felon'' because his 1988 case was settled when the judge withheld
adjudication. Immigration attorneys, however, say that such a ruling
is considered a conviction for the purposes of immigration law.

''He could be subject to deportation on his previous conviction and
may now be -- depending on the outcome of this case -- subject to
deportation without any relief available to him,'' said Ira Kurzban,
a Miami immigration attorney considered a national authority on
immigration law.

During Alvarez's bond hearing Monday, Kuehne revealed his client is
not a U.S. citizen but was applying for citizenship. Alvarez's
co-defendant in the case, Osvaldo Mitat, is a U.S. citizen.

Kuehne also disclosed immigration authorities had questioned his
client in recent years as a result of the 1988 case. Under changes to
immigration law in 1996, foreign nationals convicted of aggravated
felonies are subject to deportation.

Kuehne said Alvarez is optimistic. ''Mr. Alvarez's position is that
he is a lawful permanent resident and he's confident that he will be
able to obtain his citizenship when he prevails in this case,''
Kuehne told The Herald Tuesday night.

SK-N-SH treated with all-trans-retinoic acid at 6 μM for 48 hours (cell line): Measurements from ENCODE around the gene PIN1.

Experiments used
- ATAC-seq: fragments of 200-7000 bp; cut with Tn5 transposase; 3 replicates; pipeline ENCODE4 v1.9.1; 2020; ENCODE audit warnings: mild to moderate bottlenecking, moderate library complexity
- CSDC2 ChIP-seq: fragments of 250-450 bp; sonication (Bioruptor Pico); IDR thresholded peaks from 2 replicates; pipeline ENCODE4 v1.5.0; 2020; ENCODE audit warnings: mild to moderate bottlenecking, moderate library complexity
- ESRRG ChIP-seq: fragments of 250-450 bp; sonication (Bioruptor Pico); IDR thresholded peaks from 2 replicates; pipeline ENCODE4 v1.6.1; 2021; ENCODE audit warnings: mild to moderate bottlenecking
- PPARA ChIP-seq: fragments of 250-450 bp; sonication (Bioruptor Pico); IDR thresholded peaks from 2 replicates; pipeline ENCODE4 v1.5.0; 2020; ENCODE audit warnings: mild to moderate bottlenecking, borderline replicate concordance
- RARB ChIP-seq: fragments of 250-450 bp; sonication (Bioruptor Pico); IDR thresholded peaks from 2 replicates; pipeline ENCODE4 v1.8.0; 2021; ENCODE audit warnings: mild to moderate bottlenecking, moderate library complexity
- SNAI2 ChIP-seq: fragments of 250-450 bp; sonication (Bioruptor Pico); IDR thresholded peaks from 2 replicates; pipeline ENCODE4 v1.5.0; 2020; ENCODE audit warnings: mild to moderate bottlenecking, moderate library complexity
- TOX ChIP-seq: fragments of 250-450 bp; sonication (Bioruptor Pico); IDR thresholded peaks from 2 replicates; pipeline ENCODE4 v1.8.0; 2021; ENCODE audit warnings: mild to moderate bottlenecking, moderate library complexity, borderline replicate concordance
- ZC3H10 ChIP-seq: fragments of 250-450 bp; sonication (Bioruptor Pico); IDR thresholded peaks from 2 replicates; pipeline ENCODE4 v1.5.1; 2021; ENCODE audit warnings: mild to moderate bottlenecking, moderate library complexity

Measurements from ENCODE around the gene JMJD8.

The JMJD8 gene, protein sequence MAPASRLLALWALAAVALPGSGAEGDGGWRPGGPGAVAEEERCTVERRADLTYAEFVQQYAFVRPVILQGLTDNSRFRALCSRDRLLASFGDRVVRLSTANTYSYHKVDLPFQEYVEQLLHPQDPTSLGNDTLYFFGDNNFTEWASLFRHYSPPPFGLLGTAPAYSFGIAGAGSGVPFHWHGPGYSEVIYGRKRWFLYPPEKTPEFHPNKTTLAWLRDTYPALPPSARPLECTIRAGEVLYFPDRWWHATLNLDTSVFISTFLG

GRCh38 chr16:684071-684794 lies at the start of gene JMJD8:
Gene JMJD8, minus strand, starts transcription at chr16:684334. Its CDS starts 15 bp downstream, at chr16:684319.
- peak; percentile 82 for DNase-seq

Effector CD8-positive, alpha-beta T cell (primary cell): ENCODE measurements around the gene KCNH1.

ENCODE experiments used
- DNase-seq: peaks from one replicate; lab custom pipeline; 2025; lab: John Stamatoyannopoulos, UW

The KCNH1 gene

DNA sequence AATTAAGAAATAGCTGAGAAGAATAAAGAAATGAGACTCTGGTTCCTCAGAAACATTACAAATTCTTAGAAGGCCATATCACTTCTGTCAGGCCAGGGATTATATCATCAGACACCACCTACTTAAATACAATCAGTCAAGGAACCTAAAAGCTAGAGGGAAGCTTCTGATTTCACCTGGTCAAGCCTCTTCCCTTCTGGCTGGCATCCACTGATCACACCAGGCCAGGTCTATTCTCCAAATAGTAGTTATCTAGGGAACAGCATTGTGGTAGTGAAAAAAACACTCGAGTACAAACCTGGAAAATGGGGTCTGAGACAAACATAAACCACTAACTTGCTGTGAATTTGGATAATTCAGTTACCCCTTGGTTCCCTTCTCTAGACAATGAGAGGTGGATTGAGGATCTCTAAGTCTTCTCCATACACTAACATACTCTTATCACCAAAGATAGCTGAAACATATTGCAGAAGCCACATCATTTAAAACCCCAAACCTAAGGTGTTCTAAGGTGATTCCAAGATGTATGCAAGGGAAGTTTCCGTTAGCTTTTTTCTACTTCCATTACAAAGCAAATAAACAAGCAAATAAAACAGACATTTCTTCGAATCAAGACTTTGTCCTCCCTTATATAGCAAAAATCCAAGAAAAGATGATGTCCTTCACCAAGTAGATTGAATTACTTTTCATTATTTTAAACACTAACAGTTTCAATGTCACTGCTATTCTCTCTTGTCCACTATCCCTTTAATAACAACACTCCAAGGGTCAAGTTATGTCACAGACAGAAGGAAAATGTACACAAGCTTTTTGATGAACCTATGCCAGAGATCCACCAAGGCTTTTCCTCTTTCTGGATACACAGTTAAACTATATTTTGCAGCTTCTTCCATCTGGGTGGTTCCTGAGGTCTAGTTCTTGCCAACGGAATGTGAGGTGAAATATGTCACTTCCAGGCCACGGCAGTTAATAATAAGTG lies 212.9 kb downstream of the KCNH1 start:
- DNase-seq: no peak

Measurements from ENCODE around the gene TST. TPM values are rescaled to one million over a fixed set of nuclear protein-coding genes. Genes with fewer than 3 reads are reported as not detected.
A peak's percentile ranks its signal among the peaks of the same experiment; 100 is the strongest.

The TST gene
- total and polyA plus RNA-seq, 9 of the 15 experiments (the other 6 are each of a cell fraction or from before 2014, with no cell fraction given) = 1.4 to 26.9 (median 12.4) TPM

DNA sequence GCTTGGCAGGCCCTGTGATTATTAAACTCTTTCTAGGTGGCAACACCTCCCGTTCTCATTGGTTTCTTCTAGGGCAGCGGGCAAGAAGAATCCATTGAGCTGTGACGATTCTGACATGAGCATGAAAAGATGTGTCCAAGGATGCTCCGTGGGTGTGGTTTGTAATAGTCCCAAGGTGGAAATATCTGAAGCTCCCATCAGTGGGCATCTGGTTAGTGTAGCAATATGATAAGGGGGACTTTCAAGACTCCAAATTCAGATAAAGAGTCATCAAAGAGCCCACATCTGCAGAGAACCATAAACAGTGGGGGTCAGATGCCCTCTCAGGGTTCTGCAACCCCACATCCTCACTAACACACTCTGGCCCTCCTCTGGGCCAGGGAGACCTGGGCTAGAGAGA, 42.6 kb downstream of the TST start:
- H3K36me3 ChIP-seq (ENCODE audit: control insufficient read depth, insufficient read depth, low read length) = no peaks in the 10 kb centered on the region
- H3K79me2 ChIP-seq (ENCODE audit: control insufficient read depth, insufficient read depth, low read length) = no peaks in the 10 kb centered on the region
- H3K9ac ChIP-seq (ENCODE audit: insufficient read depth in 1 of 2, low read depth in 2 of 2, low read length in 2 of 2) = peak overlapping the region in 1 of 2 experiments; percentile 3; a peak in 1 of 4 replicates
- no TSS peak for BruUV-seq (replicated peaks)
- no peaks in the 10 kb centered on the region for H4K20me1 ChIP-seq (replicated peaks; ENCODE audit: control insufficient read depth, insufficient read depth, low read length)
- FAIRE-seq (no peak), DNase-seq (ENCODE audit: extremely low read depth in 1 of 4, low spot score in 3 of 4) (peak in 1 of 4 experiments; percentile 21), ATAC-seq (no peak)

Because Alvarez is Cuban, he would not be deported immediately. 
But the federal case against Alvarez, a wealthy developer and exile
activist, has angered many elderly hard-line exiles who believe the
Bush administration is making Alvarez a scapegoat to appease the
Cuban government in the Posada case.

Posada is wanted by both the Cuban and Venezuelan governments for the
1976 bombing of a Cuban jetliner and hotel bombings in Havana in
1997-98. Posada says he was not involved.

Cuba generally does not take back Cuban nationals ordered deported,
though Cuban leader Fidel Castro has clamored for Posada's return.

U.S. immigration authorities generally do not seek to send exiles
back to their homeland, but convicted Cuban nationals living in the
United States usually face deportation proceedings in case political
conditions change in Cuba. If and when those conditions change,
immigration officials say, thousands of Cubans ordered deported over
the years could be sent back.

In some cases, however, immigration officials have asked immigration
judges not to order a Cuban deported. That happened during Posada's
recent asylum trial when a Department of Homeland Security assistant
chief counsel told the immigration judge Posada should not be
deported to Cuba because he could face torture there.